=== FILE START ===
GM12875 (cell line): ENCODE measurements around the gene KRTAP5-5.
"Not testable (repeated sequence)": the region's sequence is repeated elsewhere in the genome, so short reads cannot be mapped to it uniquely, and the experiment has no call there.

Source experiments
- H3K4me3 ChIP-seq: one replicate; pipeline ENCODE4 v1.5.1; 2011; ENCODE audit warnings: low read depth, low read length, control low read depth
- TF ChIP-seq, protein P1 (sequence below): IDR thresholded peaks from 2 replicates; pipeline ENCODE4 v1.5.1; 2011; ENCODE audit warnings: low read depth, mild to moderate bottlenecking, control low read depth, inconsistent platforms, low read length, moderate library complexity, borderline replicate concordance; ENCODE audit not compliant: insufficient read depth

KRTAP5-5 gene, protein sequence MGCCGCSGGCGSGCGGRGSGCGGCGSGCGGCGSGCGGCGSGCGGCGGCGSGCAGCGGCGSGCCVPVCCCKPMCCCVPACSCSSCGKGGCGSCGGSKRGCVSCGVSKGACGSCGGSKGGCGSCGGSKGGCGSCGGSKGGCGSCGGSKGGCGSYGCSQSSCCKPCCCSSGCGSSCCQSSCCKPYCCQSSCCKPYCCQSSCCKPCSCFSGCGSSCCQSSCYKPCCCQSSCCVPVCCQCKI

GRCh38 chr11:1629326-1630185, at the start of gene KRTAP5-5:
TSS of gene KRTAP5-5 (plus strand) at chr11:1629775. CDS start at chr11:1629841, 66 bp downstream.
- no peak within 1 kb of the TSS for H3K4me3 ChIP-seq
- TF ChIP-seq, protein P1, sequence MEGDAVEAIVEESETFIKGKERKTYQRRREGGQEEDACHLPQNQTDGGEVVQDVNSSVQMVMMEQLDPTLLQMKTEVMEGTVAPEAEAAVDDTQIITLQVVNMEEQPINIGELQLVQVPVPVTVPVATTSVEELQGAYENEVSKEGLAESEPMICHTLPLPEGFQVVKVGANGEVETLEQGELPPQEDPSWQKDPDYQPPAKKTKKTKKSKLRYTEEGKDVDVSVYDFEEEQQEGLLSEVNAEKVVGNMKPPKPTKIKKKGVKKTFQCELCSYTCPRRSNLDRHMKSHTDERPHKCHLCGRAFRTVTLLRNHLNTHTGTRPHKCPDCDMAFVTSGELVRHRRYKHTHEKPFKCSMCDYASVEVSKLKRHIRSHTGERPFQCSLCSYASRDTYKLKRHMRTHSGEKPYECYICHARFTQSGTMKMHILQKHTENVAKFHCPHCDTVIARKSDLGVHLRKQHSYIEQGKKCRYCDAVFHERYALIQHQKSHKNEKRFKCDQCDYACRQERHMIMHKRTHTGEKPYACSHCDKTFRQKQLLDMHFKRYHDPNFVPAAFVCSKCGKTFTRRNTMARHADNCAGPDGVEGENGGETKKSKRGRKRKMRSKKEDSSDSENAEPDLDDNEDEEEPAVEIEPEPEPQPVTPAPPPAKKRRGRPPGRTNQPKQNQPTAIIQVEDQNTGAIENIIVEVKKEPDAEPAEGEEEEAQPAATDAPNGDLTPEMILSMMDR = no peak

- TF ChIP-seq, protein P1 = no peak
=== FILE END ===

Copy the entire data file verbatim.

GM12875 (cell line): ENCODE measurements around the gene KRTAP5-5.
"Not testable (repeated sequence)": the region's sequence is repeated elsewhere in the genome, so short reads cannot be mapped to it uniquely, and the experiment has no call there.

Source experiments
- H3K4me3 ChIP-seq: one replicate; pipeline ENCODE4 v1.5.1; 2011; ENCODE audit warnings: low read depth, low read length, control low read depth
- TF ChIP-seq, protein P1 (sequence below): IDR thresholded peaks from 2 replicates; pipeline ENCODE4 v1.5.1; 2011; ENCODE audit warnings: low read depth, mild to moderate bottlenecking, control low read depth, inconsistent platforms, low read length, moderate library complexity, borderline replicate concordance; ENCODE audit not compliant: insufficient read depth

KRTAP5-5 gene, protein sequence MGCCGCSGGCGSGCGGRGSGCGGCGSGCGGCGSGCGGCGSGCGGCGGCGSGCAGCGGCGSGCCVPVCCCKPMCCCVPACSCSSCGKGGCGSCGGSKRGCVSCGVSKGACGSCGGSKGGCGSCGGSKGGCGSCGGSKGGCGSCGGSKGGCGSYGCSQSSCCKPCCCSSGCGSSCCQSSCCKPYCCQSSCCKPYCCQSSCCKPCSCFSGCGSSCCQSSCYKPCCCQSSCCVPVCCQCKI

GRCh38 chr11:1629326-1630185, at the start of gene KRTAP5-5:
TSS of gene KRTAP5-5 (plus strand) at chr11:1629775. CDS start at chr11:1629841, 66 bp downstream.
- no peak within 1 kb of the TSS for H3K4me3 ChIP-seq
- TF ChIP-seq, protein P1, sequence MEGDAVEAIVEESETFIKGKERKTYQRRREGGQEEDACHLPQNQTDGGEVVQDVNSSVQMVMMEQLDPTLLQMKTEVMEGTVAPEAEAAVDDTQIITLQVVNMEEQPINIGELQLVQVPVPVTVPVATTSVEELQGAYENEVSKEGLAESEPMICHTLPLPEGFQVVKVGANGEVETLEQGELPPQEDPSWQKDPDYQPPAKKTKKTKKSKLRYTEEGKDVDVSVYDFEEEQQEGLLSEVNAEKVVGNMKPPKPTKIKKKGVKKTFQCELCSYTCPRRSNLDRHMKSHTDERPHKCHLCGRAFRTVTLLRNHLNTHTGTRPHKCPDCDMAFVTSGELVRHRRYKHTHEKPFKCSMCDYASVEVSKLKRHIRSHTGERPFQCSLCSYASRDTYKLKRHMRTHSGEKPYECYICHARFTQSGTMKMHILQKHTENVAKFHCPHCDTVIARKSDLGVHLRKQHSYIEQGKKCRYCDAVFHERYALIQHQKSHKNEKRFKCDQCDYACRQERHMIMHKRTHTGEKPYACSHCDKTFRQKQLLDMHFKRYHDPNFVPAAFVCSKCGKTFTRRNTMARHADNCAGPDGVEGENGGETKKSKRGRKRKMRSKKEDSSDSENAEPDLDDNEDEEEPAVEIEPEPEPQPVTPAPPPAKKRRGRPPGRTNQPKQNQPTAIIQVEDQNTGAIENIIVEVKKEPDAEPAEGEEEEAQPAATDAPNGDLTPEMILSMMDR = no peak

- TF ChIP-seq, protein P1 = no peak